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[C] time.h

  1. Oct 25, 2006 #1
    I've written an algorithm that has the following goal: finding all prime numbers up to a specified integer. I've made two different algorithms actually: on one hand, I've used the concept beyond the ancient sieve of eratosthenes; on the other, I've used a function called isprime() that tests if a number is prime. For instance, let's say I want to determine wich method is faster. So I need to time a piece of code in each algorithm.

    As an example, here's the code of the first algorithm:

    Code (Text):
    #include <stdio.h>
    #include <math.h>
    #include <time.h>

    int isprime(int num);

    int main () {
    int n, num;
    time_t t1, t2;

    printf("Enter a number\n");

    while (scanf("%d", &n) != 1) {
    printf("Error: Try again.\n");
        while (getchar() != '\n')
            ;
            }

    printf("Prime numbers\n");

    time(&t1);

    for (num = 2; num <= n; num += 1) {
    if (isprime(num) == 1)
    printf("%d\n", num);

    }

    time(&t2);
    printf("Time elapsed: %f ms\n", (float)(t2-t1));

    return 0;
    }
    I've omitted the isprime() function definition, because I felt it's unnecessary. The problem with this approach is that my computer writes the numbers so rapidly that I probably will need to write the time in milliseconds if I wanted the algorithm to write every prime number up to a small number, as 11. Is there a function that allows me to do that?
    Thank you on advance.

    Links I've consulted

     
    Last edited: Oct 25, 2006
  2. jcsd
  3. Oct 25, 2006 #2

    Hurkyl

    User Avatar
    Staff Emeritus
    Science Advisor
    Gold Member

    There is the clock() function. But if you want really accurate timing, your best bet is to do one of the following: (I think (1) is the most reliable)

    (1) Wrap your code in a loop and repeat it a few thousand times (or million, as necessary), so that the elapsed time is measured in seconds or minutes.

    (2) Use a profiling tool.

    (3) Try and find an API for the high-performance timer provided by your operating system.



    Incidentally, there are two problems with your code:
    (1) Printing the primes to screen is probably more time-consuming than the calls to isprime().

    (2) On the final printf(...) call, you told it to print an int value (%d), but passed it a float.
     
  4. Oct 25, 2006 #3
    Note though that the clock() function measures the cpu time not the elapsed time.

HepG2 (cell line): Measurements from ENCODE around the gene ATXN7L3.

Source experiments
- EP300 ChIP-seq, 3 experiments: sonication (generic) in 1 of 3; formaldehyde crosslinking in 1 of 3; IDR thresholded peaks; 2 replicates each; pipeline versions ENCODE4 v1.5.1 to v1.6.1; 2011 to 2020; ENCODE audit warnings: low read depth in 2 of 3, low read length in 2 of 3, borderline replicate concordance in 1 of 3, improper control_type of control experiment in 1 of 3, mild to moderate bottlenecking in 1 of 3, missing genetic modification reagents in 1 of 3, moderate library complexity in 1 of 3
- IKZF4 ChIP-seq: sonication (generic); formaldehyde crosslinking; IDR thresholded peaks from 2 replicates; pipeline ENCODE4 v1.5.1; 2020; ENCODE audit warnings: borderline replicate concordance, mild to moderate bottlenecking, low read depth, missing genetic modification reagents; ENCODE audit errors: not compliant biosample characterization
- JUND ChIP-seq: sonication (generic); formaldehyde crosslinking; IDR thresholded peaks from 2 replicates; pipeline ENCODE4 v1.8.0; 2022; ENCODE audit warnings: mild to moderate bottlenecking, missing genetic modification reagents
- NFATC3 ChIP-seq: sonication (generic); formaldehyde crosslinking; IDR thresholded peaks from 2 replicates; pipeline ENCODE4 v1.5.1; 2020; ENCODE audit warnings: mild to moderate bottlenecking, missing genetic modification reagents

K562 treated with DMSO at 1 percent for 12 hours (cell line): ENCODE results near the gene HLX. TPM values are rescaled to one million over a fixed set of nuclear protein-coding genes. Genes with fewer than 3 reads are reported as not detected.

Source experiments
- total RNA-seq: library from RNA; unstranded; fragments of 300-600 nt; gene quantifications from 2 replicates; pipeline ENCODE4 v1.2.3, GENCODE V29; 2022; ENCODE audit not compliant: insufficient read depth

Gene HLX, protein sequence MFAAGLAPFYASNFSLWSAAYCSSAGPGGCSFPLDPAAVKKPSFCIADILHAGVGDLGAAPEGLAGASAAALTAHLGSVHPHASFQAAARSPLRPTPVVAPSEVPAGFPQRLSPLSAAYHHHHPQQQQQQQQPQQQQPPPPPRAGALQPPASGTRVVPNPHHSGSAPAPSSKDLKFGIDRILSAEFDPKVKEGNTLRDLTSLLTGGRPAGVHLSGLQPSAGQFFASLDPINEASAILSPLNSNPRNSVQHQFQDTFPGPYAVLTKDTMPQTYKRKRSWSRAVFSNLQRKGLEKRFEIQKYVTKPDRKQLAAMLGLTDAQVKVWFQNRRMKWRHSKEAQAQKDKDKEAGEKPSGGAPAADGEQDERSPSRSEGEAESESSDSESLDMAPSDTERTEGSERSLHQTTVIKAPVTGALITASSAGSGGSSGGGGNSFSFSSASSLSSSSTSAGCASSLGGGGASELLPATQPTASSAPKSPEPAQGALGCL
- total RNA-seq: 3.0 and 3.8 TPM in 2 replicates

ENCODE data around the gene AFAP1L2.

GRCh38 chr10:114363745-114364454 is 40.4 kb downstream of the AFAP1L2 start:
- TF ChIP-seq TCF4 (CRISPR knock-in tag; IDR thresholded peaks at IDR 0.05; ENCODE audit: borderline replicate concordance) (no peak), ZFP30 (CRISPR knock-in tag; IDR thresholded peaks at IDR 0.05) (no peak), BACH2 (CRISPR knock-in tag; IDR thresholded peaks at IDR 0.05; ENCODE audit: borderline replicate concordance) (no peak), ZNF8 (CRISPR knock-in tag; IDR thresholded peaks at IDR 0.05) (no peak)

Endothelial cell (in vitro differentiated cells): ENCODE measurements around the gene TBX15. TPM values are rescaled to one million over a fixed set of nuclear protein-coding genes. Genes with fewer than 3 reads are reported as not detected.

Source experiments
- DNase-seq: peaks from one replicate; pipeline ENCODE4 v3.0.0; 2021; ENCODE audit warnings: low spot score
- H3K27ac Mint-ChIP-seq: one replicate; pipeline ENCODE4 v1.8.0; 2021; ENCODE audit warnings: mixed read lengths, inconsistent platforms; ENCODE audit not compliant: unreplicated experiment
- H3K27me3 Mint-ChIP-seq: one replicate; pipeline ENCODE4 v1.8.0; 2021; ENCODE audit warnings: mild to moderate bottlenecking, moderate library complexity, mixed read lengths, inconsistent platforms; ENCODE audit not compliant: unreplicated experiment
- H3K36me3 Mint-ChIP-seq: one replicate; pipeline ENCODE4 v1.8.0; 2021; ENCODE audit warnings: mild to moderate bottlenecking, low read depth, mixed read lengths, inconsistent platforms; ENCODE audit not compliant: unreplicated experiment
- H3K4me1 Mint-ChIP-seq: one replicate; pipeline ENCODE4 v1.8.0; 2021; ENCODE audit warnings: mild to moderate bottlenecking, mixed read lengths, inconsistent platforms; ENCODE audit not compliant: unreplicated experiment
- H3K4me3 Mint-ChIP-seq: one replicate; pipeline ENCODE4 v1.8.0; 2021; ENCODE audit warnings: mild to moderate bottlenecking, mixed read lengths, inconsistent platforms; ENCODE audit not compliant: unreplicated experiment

5. Oct 25, 2006 #4
    Sorry for that, didn't notice.

    About the clock() function I will try to use it. I found an interesting thread about that function here. When I come up with a fully functional solution I will post it. The (3) solution will also be considered. I didn't know about the existence of 'profiling tools', so I just learned something. Thank you for the suggestions.
     
  6. Oct 26, 2006 #5
    you have figured out by now, if not maybe this can help

    Code (Text):


    #include <ctime>

    clock_t cstart = clock();
    .....
    clock_t cend = clock();

    double millis = 1000.0 * (cend - cstart) / CLOCKS_PER_SEC;

     
     
  7. Oct 26, 2006 #6
    The clock() function returns, as MeJennifer stated before, the cpu time which is less than the elapsed time (recall Hurkyl's post: 'Printing the primes to screen is probably more time-consuming than the calls to isprime()'). So I tried this solution, which seems to work although it's not extremely accurate, as one could desire (nor is the clock() function: it returns 0.00000 s cpu time if the computation is done too fast):

    Code (Text):
    #include <sys/times.h>
    #include <sys/wait.h>

      static clock_t st_time;
      static clock_t en_time;
      static struct tms st_cpu;
      static struct tms en_cpu;

      st_time = times(&st_cpu);
      ...
      en_time = times(&en_cpu);

    printf("Time elapsed: %ld ms\n", (en_time - st_time));
    Example: Print all primes up to 200.
    Cpu_time: 0.000000 s
    Time elapsed: 0 s (using <time.h>)
    Time elapsed: 15 ms (using struct)

    High performance timer in C#
     
    Last edited: Oct 26, 2006
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